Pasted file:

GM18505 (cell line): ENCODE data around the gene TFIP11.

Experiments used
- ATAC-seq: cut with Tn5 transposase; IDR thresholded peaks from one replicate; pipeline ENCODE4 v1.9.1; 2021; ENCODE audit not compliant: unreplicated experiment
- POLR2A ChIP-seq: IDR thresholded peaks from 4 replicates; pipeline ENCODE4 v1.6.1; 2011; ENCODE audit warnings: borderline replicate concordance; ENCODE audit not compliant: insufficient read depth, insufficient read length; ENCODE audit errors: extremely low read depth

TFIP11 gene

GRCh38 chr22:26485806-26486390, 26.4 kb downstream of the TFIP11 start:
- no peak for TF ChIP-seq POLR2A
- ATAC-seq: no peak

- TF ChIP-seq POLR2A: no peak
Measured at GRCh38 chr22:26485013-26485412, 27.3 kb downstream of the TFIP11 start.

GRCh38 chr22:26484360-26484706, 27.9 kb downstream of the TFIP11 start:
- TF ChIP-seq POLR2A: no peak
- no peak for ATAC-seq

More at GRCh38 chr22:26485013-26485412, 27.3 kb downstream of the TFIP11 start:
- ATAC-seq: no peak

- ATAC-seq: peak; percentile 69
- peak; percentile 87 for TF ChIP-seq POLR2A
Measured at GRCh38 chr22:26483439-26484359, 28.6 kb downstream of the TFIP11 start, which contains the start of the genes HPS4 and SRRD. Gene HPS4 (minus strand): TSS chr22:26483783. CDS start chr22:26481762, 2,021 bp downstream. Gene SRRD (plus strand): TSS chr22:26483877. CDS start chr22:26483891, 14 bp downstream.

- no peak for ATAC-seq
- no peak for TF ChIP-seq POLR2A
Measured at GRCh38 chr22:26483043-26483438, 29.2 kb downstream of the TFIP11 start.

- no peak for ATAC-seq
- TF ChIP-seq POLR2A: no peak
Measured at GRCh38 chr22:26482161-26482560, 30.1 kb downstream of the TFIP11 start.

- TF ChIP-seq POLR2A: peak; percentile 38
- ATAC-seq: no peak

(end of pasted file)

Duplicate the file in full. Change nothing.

GM18505 (cell line): ENCODE data around the gene TFIP11.

Experiments used
- ATAC-seq: cut with Tn5 transposase; IDR thresholded peaks from one replicate; pipeline ENCODE4 v1.9.1; 2021; ENCODE audit not compliant: unreplicated experiment
- POLR2A ChIP-seq: IDR thresholded peaks from 4 replicates; pipeline ENCODE4 v1.6.1; 2011; ENCODE audit warnings: borderline replicate concordance; ENCODE audit not compliant: insufficient read depth, insufficient read length; ENCODE audit errors: extremely low read depth

TFIP11 gene

GRCh38 chr22:26485806-26486390, 26.4 kb downstream of the TFIP11 start:
- no peak for TF ChIP-seq POLR2A
- ATAC-seq: no peak

- TF ChIP-seq POLR2A: no peak
Measured at GRCh38 chr22:26485013-26485412, 27.3 kb downstream of the TFIP11 start.

GRCh38 chr22:26484360-26484706, 27.9 kb downstream of the TFIP11 start:
- TF ChIP-seq POLR2A: no peak
- no peak for ATAC-seq

More at GRCh38 chr22:26485013-26485412, 27.3 kb downstream of the TFIP11 start:
- ATAC-seq: no peak

- ATAC-seq: peak; percentile 69
- peak; percentile 87 for TF ChIP-seq POLR2A
Measured at GRCh38 chr22:26483439-26484359, 28.6 kb downstream of the TFIP11 start, which contains the start of the genes HPS4 and SRRD. Gene HPS4 (minus strand): TSS chr22:26483783. CDS start chr22:26481762, 2,021 bp downstream. Gene SRRD (plus strand): TSS chr22:26483877. CDS start chr22:26483891, 14 bp downstream.

- no peak for ATAC-seq
- no peak for TF ChIP-seq POLR2A
Measured at GRCh38 chr22:26483043-26483438, 29.2 kb downstream of the TFIP11 start.

- no peak for ATAC-seq
- TF ChIP-seq POLR2A: no peak
Measured at GRCh38 chr22:26482161-26482560, 30.1 kb downstream of the TFIP11 start.

- TF ChIP-seq POLR2A: peak; percentile 38
- ATAC-seq: no peak